(Reuters) - The latest round of U.S. tariffs on China could weaken global oil demand and could also push Beijing to buy Iranian oil as a retaliation and lower global benchmark Brent crude prices by as much as $20-$30 per barrel, Bank Of America Merill Lynch said on Friday.
“Global oil consumption growth is running at the weakest levels in nearly a decade ... Protectionism has taken a big toll on global industrial activity. We estimate that the latest round of U.S. tariffs on China could weaken global oil demand by an additional 250 to 500 thousand barrels per day,” BofA analysts said in a note.
Also, a decision by China to reinitiate Iran crude purchases could send oil prices into a tailspin, the bank added.
“In the extreme, a combination of weaker demand and the return of up to 1.5 million bpd of Iran oil would weaken our balances by up to 2 million bpd,” BofA said.
Brent futures were trading about 3% higher at above $62 a barrel on Friday, after slumping more than 7% on Thursday, their steepest drop in more than three years after U.S. President Donald Trump said he would impose additional tariffs Chinese imports starting Sept. 1. [O/R]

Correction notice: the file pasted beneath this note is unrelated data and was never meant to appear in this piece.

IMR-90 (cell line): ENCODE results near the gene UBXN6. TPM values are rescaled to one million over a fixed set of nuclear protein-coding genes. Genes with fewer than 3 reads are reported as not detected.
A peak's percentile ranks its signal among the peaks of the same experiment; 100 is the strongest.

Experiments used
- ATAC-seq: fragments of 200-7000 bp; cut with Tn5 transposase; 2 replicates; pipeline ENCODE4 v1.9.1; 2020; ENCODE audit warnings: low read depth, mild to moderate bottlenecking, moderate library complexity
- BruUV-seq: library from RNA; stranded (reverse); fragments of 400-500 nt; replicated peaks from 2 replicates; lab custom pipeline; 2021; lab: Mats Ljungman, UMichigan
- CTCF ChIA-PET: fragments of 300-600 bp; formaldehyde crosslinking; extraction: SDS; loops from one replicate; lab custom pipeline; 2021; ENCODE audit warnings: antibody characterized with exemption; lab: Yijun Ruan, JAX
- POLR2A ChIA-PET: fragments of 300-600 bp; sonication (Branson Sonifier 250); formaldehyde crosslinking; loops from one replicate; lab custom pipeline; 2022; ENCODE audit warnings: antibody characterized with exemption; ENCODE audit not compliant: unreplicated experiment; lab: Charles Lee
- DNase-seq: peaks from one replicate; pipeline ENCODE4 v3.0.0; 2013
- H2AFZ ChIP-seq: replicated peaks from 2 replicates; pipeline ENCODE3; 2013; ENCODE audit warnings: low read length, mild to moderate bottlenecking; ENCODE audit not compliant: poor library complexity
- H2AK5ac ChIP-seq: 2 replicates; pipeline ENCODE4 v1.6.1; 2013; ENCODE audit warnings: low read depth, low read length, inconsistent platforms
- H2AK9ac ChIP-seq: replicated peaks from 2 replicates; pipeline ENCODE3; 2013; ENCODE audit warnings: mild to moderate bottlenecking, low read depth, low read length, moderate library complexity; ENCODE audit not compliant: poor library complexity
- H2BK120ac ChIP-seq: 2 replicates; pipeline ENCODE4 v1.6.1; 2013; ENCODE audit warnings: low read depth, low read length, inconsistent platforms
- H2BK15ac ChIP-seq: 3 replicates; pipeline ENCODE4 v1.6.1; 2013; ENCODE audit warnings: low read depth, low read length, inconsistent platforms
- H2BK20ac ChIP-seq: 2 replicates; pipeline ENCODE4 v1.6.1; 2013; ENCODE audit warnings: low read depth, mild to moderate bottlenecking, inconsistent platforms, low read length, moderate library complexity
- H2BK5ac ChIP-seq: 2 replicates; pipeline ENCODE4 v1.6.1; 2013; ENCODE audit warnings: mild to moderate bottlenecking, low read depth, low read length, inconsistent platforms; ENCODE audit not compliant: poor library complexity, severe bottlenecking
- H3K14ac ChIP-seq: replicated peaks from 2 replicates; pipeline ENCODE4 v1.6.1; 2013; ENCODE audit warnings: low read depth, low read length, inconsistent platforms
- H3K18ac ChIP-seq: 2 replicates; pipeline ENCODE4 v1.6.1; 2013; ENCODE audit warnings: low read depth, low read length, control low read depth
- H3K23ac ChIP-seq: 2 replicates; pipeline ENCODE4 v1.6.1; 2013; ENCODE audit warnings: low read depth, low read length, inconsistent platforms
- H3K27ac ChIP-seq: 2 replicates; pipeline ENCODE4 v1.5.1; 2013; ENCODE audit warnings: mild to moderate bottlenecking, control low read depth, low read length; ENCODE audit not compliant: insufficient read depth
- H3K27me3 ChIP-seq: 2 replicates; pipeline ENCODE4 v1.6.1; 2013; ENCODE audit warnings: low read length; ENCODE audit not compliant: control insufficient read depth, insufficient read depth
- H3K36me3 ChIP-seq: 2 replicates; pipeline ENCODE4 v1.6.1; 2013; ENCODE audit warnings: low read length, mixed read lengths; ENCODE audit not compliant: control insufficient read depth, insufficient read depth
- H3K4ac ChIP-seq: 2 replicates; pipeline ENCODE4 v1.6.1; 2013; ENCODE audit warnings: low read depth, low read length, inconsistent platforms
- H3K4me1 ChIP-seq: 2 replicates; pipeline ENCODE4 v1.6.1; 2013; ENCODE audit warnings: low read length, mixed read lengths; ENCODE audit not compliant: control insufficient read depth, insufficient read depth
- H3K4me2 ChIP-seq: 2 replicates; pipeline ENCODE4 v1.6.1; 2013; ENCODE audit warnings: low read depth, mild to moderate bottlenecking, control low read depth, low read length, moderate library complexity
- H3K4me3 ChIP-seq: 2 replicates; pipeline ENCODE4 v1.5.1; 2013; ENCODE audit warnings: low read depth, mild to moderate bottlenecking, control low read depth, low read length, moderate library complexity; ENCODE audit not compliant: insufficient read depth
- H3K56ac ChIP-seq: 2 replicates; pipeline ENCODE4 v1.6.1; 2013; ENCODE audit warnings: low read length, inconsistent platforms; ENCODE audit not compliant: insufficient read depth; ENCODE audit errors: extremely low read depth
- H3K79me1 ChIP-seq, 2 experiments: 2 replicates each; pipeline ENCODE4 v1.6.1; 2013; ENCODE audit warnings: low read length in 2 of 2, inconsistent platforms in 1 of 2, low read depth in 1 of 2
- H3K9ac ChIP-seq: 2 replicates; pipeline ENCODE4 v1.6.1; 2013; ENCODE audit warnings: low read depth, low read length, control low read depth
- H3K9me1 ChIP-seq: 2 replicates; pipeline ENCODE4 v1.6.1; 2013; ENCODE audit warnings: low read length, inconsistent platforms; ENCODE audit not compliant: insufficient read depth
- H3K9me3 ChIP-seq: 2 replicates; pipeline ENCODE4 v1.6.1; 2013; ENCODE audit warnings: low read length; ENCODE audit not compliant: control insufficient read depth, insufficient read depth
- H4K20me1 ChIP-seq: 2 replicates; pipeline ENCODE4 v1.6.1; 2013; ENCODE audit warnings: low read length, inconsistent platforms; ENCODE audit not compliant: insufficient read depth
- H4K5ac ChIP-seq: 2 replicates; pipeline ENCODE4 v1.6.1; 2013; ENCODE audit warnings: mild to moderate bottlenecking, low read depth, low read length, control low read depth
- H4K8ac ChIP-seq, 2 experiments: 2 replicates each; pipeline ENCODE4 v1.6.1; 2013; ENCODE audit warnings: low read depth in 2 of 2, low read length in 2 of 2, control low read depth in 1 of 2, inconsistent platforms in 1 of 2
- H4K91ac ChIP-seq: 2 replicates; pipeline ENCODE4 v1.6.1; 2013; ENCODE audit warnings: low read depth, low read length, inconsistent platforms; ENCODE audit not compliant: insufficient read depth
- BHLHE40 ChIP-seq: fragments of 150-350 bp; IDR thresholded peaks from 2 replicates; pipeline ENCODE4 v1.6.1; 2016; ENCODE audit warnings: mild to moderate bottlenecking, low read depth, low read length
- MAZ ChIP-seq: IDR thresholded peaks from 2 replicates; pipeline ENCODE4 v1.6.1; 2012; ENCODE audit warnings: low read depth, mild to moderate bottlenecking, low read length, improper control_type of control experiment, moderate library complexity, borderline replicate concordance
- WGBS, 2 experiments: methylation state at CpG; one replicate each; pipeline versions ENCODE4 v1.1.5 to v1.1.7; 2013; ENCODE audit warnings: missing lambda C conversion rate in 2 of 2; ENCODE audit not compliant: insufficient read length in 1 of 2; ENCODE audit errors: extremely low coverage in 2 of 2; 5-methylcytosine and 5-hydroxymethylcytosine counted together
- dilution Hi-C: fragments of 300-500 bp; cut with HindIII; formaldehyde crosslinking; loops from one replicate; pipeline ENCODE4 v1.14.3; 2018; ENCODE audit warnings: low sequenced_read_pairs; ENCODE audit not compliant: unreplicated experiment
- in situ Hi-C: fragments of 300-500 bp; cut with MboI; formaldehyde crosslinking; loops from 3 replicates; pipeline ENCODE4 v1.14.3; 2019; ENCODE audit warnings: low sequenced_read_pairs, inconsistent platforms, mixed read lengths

China said on Friday it would take countermeasures.
Oil prices were expected to be range-bound near current levels this year as slowing economic growth and a protracted trade dispute curb demand, a Reuters monthly poll showed, squeezing gains stemming from production curbs and Middle East tensions. [O/POLL]
Reporting by Eileen Soreng in Bengaluru; Editing by Marguerita Choy